the First Epistle of
1 John 5.3‑5
"For this is the love of God, that we keep his commandments; and his commandments are not grievous." (vs. 3.)
Somehow one is reminded of the words of King Solomon here. "Let us hear the conclusion of the whole matter. Fear God, and keep his commandments; for this is the whole duty of man. For God shall bring every work into judgment, with every secret thing, whether it be good, or whether it be evil." (Eccl. 12. 13‑14.) Man was created in order to give glory to God. He was constituted the climax and head of all God's earthly creation so that there might be one more place in His universe from whence joy and happiness and sincere worship might radiate and testify to His all abounding goodness. He asks only one thing - obedience to His laws of righteousness, the laws which alone can guarantee the perpetual continuance of this that His hands have fashioned and made. Solomon says that to observe these laws is the duty - the whole duty - of man. Micah the Morasthite had perhaps a little clearer discernment of the Father's own outlook on this when he declared in his impassioned tones "He hath shewed thee, O man, what is good,' and what doth the Lord require of thee, but to do justly, and to love mercy. and to walk humbly with thy God." (Micah 6. 8.) This is coming very near to our Lord's own interpretation of the Law. "Thou shalt love the Lord thy God with all thy heart, and with all thy soul, and with all thy mind. This is the first and great commandment. And the second is like unto it, Thou shalt love thy neighbour as thyself. On these two commandments hang all the law and the prophets." (Matt. 22. 37‑40.) And that in turn is very plainly the basis of John's words. Love of God and love of fellow; these two embrace everything, and if this truth is re ceived into the heart there is no longer any need of the Decalogue, for we know the law even without having it recited to us. His commandments are not grievous, burdensome, heavy, the Greek means says John. "What doth the Lord require of thee" asks Micah, as much as to say, "He does not ask much". Perhaps one of the lessons behind the apparently trivial prohibition placed upon our first parents in Eden is that God does not really ask much of us, and what He does ask is well within our power to render, if we will. To love God; to love our brethren His sons; these things ought to be easy. And once we have attained this position we have kept his commandments. It is as simple as that!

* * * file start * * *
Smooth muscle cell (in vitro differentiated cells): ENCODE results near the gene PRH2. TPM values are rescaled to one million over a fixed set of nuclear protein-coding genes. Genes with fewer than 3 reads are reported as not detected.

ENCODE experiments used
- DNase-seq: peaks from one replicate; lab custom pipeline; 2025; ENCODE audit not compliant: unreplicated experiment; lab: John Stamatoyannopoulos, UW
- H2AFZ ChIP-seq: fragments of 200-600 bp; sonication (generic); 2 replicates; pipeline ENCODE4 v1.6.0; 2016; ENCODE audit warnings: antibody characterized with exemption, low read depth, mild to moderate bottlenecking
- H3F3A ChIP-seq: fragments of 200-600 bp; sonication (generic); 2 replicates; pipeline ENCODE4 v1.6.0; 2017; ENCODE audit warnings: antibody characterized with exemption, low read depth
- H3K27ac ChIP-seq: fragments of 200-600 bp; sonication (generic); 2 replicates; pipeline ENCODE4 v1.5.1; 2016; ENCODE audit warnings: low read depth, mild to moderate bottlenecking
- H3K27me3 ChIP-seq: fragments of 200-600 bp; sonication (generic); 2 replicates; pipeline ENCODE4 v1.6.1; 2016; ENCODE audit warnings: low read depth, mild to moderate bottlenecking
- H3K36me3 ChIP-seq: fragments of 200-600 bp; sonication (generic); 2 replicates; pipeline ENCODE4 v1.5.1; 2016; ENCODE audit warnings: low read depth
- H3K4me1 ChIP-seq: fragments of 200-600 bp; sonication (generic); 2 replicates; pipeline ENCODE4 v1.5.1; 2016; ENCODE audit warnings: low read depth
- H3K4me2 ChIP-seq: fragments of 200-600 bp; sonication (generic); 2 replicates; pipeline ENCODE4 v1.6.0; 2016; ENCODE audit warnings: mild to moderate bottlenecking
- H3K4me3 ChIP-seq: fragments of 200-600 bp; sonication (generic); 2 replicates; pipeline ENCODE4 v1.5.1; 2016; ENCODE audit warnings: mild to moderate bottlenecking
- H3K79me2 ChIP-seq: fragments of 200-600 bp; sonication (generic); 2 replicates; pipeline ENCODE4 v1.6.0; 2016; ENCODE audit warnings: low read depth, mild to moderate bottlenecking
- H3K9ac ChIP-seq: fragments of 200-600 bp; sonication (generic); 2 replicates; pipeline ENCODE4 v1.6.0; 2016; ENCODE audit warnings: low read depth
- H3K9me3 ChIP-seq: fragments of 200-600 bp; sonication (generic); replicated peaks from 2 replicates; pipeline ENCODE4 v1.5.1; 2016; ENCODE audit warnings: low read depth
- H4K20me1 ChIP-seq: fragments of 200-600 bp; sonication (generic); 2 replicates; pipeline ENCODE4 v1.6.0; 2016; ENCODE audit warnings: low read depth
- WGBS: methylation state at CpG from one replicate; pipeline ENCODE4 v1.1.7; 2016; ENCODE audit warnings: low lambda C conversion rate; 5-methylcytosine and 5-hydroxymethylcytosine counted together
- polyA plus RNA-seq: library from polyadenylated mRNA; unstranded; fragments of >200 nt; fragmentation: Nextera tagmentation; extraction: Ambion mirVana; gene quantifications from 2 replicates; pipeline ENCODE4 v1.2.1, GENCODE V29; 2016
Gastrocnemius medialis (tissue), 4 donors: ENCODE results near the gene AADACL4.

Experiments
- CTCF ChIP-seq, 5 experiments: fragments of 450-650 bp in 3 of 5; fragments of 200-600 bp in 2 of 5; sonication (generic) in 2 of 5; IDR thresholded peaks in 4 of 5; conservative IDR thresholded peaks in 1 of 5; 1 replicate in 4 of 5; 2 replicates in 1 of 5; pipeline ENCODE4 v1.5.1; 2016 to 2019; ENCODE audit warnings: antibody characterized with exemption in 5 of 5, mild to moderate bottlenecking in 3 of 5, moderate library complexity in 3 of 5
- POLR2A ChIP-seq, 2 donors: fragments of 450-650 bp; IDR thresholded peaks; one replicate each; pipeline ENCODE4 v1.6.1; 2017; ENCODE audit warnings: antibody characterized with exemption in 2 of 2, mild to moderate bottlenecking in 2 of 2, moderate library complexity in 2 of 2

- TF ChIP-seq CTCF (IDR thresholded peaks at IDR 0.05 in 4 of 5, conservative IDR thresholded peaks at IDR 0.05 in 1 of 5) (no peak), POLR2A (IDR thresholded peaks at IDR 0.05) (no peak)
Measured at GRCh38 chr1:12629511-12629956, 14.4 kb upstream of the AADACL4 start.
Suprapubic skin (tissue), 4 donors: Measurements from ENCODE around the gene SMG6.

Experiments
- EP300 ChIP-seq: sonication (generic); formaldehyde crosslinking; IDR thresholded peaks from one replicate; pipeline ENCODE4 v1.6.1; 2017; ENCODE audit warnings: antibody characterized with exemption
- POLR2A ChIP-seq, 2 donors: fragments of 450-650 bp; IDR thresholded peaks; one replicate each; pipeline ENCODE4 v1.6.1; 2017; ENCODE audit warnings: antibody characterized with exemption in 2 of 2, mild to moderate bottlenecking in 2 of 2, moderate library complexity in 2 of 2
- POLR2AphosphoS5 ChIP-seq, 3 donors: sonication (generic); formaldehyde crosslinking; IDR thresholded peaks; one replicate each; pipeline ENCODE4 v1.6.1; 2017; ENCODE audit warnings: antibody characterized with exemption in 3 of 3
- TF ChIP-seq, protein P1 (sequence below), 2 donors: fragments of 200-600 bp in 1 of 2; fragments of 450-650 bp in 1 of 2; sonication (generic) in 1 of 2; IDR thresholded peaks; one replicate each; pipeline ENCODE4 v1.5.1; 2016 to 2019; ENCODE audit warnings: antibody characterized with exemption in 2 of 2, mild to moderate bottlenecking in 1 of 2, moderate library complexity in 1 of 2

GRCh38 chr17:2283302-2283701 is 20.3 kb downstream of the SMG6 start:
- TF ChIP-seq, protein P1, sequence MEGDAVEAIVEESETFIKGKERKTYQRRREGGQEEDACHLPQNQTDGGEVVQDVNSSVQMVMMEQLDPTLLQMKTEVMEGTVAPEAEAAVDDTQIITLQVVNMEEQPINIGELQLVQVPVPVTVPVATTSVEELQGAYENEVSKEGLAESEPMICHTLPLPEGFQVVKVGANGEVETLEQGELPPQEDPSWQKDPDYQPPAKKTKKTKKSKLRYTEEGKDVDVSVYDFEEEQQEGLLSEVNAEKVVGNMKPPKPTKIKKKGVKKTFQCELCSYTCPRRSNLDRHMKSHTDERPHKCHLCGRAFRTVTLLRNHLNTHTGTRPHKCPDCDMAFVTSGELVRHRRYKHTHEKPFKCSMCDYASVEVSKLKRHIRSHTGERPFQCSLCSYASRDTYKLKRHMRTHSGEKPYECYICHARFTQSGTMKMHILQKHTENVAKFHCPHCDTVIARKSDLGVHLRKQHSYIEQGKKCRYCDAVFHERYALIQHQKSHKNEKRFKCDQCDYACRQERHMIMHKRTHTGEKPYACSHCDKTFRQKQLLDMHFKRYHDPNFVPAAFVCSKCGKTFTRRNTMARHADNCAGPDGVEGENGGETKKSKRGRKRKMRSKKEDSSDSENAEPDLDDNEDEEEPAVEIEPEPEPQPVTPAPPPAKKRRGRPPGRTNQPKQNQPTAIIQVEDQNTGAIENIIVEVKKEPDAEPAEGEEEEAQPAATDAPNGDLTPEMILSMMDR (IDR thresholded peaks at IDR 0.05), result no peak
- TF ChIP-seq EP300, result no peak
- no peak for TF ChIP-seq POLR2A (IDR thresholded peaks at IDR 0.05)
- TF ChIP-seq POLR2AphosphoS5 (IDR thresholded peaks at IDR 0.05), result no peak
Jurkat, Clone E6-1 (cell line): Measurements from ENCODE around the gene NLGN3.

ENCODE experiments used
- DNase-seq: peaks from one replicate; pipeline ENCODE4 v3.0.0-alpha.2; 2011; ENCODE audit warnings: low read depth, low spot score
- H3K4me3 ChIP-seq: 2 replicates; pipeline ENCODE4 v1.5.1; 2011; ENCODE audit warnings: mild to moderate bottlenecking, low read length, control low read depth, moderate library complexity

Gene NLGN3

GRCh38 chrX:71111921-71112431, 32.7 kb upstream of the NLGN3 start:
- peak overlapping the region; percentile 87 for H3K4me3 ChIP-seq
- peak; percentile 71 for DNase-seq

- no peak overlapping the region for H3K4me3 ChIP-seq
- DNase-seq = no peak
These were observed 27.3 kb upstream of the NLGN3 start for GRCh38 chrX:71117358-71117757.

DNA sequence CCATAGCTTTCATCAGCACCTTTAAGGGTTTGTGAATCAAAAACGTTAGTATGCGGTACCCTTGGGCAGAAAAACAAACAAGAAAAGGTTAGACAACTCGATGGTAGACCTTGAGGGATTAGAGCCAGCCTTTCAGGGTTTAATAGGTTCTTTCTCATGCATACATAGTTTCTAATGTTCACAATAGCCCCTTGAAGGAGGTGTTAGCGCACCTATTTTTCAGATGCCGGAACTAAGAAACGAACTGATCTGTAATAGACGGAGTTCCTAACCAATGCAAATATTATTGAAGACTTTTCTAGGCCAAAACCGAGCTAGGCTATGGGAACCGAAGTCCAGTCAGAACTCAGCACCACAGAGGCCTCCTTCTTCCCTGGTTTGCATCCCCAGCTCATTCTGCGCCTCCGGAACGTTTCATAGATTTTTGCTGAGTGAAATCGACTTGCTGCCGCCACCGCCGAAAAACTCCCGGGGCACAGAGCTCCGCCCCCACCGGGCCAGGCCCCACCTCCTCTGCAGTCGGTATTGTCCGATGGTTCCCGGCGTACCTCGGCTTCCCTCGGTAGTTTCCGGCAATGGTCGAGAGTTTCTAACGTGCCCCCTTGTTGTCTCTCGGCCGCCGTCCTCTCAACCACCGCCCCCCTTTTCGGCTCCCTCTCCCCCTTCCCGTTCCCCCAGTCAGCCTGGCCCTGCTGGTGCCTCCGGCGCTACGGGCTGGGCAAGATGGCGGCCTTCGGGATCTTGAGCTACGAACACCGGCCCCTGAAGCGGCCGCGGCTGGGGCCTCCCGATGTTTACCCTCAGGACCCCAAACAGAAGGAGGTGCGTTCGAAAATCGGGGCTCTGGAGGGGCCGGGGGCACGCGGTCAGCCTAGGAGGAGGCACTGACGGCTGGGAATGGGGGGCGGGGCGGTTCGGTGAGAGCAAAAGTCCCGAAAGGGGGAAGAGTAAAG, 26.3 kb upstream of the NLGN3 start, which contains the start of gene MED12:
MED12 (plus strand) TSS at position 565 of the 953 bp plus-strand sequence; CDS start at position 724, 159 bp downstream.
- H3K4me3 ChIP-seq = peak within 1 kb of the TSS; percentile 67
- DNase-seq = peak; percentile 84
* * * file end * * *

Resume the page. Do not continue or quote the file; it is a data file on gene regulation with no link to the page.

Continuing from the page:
"Come unto me, all ye that labour and are heavy laden, and I will give you rest" invites Jesus. "Take my yoke upon you, and learn of me ...and ye shall find rest unto your souls. For my yoke is easy and my burden is light."
(Matt. 11. 28‑30.) Here is an invitation the acceptance of which is not burdensome, a commandment obedience to which is not grievous. It is indeed the very contrary; the entrance into this condition of love toward God and love toward fellow-men, so far from being a grievous burden, actually means a lightening the burden already borne. "Ye shall find rest unto your souls." That is the final outcome of that faith which is so exercised as to lead us to answer our Father's invitation by the full presentation of ourselves in lifelong consecration to Him, even unto death.
That is the thought which comes next into John's mind as he pursues his theme. In this chapter he has reflected on the truth that believing in Jesus the Christ, we are born of God; that in loving the one who has thus become our Father we naturally and obviously love those His other sons our brethren and in so doing find that this dual love has brought us within the circle of those who keep His commandments, commandments that are by no means burdensome. But it is also true that he who keeps the commandments is an overcomer, and so John declares "Whatsoever is born of God overcometh the world" - is an overcomer - and then by a swift extension of thought "and this is the victory that overcometh the world, even our faith". (vs. 4.)